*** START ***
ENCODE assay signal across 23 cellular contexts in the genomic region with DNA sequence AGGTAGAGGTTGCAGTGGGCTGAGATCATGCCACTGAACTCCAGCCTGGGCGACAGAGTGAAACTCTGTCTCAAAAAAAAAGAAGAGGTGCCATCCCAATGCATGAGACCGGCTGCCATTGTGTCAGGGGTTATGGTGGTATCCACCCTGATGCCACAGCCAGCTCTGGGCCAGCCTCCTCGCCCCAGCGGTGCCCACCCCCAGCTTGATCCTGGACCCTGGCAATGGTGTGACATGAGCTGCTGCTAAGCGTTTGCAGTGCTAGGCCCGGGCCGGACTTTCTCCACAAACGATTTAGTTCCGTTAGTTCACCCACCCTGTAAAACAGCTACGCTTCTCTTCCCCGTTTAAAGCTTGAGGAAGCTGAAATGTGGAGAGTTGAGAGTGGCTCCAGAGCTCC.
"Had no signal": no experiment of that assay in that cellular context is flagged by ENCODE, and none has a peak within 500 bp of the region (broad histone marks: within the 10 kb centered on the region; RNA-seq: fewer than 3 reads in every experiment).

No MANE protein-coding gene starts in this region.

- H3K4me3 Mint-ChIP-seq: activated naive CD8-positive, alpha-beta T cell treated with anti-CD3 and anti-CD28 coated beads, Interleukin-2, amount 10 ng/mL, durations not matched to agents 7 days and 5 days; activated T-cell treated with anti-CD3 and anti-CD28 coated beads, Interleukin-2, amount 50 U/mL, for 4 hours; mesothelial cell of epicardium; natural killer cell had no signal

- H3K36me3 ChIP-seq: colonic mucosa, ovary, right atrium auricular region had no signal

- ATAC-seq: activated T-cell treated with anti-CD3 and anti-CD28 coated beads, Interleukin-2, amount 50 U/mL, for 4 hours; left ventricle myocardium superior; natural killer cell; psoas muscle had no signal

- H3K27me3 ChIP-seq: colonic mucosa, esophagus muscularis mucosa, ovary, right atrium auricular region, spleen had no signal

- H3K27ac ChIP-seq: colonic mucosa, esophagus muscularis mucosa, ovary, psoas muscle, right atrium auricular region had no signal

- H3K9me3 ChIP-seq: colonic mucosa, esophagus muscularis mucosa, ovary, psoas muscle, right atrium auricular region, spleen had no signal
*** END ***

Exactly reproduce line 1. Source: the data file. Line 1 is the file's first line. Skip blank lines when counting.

ENCODE assay signal across 23 cellular contexts in the genomic region with DNA sequence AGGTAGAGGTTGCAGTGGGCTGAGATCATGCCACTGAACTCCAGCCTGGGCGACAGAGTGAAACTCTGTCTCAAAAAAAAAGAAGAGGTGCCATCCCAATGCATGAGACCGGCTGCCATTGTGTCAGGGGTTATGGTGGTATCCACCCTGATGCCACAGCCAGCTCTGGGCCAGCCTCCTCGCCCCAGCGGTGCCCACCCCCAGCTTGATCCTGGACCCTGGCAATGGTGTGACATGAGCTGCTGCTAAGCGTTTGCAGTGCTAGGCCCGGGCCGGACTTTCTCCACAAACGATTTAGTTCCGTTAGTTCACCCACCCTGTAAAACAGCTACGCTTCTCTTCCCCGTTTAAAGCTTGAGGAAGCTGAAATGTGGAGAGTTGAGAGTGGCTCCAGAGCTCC.